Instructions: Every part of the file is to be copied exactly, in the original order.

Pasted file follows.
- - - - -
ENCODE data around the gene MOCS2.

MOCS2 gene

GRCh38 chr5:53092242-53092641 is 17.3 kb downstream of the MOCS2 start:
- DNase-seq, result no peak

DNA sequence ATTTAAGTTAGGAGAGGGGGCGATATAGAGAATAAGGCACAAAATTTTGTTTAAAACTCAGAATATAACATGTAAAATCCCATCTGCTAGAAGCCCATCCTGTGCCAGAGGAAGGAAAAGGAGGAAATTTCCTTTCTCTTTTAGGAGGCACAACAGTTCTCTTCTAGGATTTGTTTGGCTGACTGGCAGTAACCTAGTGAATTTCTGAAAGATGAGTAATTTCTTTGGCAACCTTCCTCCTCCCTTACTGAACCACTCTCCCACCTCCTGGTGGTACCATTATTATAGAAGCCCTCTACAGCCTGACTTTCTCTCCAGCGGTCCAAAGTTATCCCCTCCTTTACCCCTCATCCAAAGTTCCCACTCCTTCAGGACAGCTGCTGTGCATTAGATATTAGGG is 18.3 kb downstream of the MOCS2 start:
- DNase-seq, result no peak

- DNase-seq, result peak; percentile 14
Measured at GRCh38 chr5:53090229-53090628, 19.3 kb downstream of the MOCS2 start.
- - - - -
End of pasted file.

ENCODE data around the gene MOCS2.

MOCS2 gene

GRCh38 chr5:53092242-53092641 is 17.3 kb downstream of the MOCS2 start:
- DNase-seq, result no peak

DNA sequence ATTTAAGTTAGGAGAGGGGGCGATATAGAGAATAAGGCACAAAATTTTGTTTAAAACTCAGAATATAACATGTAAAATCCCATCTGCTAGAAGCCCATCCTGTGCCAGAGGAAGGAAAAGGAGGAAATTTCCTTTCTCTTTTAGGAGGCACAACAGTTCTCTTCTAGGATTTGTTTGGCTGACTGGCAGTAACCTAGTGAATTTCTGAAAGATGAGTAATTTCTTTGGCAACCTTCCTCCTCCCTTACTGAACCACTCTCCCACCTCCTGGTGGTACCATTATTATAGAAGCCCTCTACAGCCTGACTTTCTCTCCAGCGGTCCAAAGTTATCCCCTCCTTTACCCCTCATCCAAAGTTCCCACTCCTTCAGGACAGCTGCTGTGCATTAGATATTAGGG is 18.3 kb downstream of the MOCS2 start:
- DNase-seq, result no peak

- DNase-seq, result peak; percentile 14
Measured at GRCh38 chr5:53090229-53090628, 19.3 kb downstream of the MOCS2 start.